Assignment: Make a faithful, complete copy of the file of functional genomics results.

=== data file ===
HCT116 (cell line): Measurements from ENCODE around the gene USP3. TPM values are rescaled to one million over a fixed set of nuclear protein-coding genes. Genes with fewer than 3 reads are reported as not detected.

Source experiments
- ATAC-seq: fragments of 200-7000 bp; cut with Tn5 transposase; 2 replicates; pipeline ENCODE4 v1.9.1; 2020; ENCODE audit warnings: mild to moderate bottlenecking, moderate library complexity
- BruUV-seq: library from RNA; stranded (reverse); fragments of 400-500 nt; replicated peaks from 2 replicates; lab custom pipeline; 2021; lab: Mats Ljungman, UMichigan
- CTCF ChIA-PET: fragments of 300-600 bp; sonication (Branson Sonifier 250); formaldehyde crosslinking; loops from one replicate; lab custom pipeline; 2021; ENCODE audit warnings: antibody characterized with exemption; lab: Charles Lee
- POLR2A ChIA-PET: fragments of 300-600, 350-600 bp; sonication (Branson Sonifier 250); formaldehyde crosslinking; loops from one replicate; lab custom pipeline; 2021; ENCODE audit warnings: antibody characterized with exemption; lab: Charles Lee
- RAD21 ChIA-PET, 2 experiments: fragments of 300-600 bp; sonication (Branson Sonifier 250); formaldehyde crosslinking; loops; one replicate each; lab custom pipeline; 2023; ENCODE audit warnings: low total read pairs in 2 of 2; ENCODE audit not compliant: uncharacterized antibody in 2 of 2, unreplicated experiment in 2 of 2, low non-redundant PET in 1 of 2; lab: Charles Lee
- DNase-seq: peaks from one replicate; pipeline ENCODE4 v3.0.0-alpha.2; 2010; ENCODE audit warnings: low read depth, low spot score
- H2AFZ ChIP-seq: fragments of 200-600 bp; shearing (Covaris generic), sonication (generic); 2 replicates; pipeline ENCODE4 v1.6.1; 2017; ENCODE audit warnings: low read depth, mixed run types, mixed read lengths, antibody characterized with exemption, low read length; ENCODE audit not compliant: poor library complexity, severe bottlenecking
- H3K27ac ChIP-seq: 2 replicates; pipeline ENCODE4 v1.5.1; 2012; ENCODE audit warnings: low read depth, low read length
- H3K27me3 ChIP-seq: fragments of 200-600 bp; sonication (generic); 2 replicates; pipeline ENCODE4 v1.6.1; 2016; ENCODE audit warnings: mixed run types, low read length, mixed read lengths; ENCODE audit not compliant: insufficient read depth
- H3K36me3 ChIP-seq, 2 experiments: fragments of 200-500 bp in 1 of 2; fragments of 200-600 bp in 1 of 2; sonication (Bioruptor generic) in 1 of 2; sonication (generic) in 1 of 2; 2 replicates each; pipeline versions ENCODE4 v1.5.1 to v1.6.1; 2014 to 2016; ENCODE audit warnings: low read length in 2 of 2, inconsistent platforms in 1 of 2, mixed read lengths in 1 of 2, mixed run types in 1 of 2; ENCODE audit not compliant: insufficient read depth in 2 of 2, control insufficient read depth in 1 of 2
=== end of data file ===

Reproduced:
HCT116 (cell line): Measurements from ENCODE around the gene USP3. TPM values are rescaled to one million over a fixed set of nuclear protein-coding genes. Genes with fewer than 3 reads are reported as not detected.

Source experiments
- ATAC-seq: fragments of 200-7000 bp; cut with Tn5 transposase; 2 replicates; pipeline ENCODE4 v1.9.1; 2020; ENCODE audit warnings: mild to moderate bottlenecking, moderate library complexity
- BruUV-seq: library from RNA; stranded (reverse); fragments of 400-500 nt; replicated peaks from 2 replicates; lab custom pipeline; 2021; lab: Mats Ljungman, UMichigan
- CTCF ChIA-PET: fragments of 300-600 bp; sonication (Branson Sonifier 250); formaldehyde crosslinking; loops from one replicate; lab custom pipeline; 2021; ENCODE audit warnings: antibody characterized with exemption; lab: Charles Lee
- POLR2A ChIA-PET: fragments of 300-600, 350-600 bp; sonication (Branson Sonifier 250); formaldehyde crosslinking; loops from one replicate; lab custom pipeline; 2021; ENCODE audit warnings: antibody characterized with exemption; lab: Charles Lee
- RAD21 ChIA-PET, 2 experiments: fragments of 300-600 bp; sonication (Branson Sonifier 250); formaldehyde crosslinking; loops; one replicate each; lab custom pipeline; 2023; ENCODE audit warnings: low total read pairs in 2 of 2; ENCODE audit not compliant: uncharacterized antibody in 2 of 2, unreplicated experiment in 2 of 2, low non-redundant PET in 1 of 2; lab: Charles Lee
- DNase-seq: peaks from one replicate; pipeline ENCODE4 v3.0.0-alpha.2; 2010; ENCODE audit warnings: low read depth, low spot score
- H2AFZ ChIP-seq: fragments of 200-600 bp; shearing (Covaris generic), sonication (generic); 2 replicates; pipeline ENCODE4 v1.6.1; 2017; ENCODE audit warnings: low read depth, mixed run types, mixed read lengths, antibody characterized with exemption, low read length; ENCODE audit not compliant: poor library complexity, severe bottlenecking
- H3K27ac ChIP-seq: 2 replicates; pipeline ENCODE4 v1.5.1; 2012; ENCODE audit warnings: low read depth, low read length
- H3K27me3 ChIP-seq: fragments of 200-600 bp; sonication (generic); 2 replicates; pipeline ENCODE4 v1.6.1; 2016; ENCODE audit warnings: mixed run types, low read length, mixed read lengths; ENCODE audit not compliant: insufficient read depth
- H3K36me3 ChIP-seq, 2 experiments: fragments of 200-500 bp in 1 of 2; fragments of 200-600 bp in 1 of 2; sonication (Bioruptor generic) in 1 of 2; sonication (generic) in 1 of 2; 2 replicates each; pipeline versions ENCODE4 v1.5.1 to v1.6.1; 2014 to 2016; ENCODE audit warnings: low read length in 2 of 2, inconsistent platforms in 1 of 2, mixed read lengths in 1 of 2, mixed run types in 1 of 2; ENCODE audit not compliant: insufficient read depth in 2 of 2, control insufficient read depth in 1 of 2